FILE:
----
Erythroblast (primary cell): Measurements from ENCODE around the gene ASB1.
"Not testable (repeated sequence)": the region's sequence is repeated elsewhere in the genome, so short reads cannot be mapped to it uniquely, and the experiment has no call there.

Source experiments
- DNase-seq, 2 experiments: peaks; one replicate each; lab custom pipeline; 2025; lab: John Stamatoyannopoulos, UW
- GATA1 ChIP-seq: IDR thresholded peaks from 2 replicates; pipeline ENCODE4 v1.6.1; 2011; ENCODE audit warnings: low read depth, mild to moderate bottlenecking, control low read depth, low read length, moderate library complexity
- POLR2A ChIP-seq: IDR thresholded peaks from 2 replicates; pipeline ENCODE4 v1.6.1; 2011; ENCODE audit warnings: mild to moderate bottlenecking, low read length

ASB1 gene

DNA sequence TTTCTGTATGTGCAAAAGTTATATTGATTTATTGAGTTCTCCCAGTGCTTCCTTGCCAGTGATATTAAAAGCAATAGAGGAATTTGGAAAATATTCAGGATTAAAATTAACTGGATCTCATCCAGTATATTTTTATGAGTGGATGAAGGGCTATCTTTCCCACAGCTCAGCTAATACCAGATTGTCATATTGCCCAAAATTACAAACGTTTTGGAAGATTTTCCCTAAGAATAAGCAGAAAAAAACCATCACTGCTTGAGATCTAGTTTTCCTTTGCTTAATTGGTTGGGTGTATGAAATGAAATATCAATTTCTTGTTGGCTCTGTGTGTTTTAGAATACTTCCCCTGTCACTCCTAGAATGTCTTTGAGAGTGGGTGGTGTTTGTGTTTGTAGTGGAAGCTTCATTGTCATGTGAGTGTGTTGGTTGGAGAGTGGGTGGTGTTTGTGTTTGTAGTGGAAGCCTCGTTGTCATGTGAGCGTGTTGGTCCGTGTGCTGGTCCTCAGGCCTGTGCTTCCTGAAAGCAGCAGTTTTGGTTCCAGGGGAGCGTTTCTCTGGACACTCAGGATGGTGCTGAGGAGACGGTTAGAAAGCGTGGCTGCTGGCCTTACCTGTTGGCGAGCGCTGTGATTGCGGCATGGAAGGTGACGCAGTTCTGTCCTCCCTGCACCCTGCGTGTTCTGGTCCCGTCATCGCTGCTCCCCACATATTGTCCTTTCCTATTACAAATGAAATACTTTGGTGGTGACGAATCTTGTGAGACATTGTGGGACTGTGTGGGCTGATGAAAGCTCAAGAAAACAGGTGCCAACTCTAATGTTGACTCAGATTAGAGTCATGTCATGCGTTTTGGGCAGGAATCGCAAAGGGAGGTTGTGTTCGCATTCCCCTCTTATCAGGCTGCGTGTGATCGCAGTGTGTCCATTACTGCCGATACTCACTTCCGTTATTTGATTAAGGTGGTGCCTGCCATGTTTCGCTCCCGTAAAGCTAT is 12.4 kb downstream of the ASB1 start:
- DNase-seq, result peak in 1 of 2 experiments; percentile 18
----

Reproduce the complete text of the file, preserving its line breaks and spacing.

Erythroblast (primary cell): Measurements from ENCODE around the gene ASB1.
"Not testable (repeated sequence)": the region's sequence is repeated elsewhere in the genome, so short reads cannot be mapped to it uniquely, and the experiment has no call there.

Source experiments
- DNase-seq, 2 experiments: peaks; one replicate each; lab custom pipeline; 2025; lab: John Stamatoyannopoulos, UW
- GATA1 ChIP-seq: IDR thresholded peaks from 2 replicates; pipeline ENCODE4 v1.6.1; 2011; ENCODE audit warnings: low read depth, mild to moderate bottlenecking, control low read depth, low read length, moderate library complexity
- POLR2A ChIP-seq: IDR thresholded peaks from 2 replicates; pipeline ENCODE4 v1.6.1; 2011; ENCODE audit warnings: mild to moderate bottlenecking, low read length

ASB1 gene

DNA sequence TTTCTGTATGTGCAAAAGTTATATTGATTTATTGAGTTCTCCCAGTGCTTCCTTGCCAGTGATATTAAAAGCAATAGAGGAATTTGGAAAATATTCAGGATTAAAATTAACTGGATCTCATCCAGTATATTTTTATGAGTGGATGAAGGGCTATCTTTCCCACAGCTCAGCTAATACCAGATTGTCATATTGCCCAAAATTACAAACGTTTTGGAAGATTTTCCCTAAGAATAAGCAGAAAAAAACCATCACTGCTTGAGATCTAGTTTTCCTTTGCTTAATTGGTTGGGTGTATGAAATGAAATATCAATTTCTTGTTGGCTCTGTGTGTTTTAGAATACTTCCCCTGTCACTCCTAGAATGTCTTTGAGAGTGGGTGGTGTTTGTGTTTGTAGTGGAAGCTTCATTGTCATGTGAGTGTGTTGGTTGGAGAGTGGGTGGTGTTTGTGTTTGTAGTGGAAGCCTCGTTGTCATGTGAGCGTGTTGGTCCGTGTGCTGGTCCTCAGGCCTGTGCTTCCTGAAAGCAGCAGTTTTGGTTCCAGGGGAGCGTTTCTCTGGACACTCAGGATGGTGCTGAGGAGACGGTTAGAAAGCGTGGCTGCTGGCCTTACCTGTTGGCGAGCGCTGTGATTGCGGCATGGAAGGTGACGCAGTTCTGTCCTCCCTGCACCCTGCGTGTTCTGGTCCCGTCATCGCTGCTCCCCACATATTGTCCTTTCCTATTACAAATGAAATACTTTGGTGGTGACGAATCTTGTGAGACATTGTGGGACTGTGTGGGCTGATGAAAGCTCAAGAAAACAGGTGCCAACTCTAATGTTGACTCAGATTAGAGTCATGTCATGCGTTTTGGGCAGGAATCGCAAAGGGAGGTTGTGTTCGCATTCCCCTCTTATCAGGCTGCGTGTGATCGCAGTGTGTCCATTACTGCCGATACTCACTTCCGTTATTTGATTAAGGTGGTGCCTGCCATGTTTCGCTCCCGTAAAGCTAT is 12.4 kb downstream of the ASB1 start:
- DNase-seq, result peak in 1 of 2 experiments; percentile 18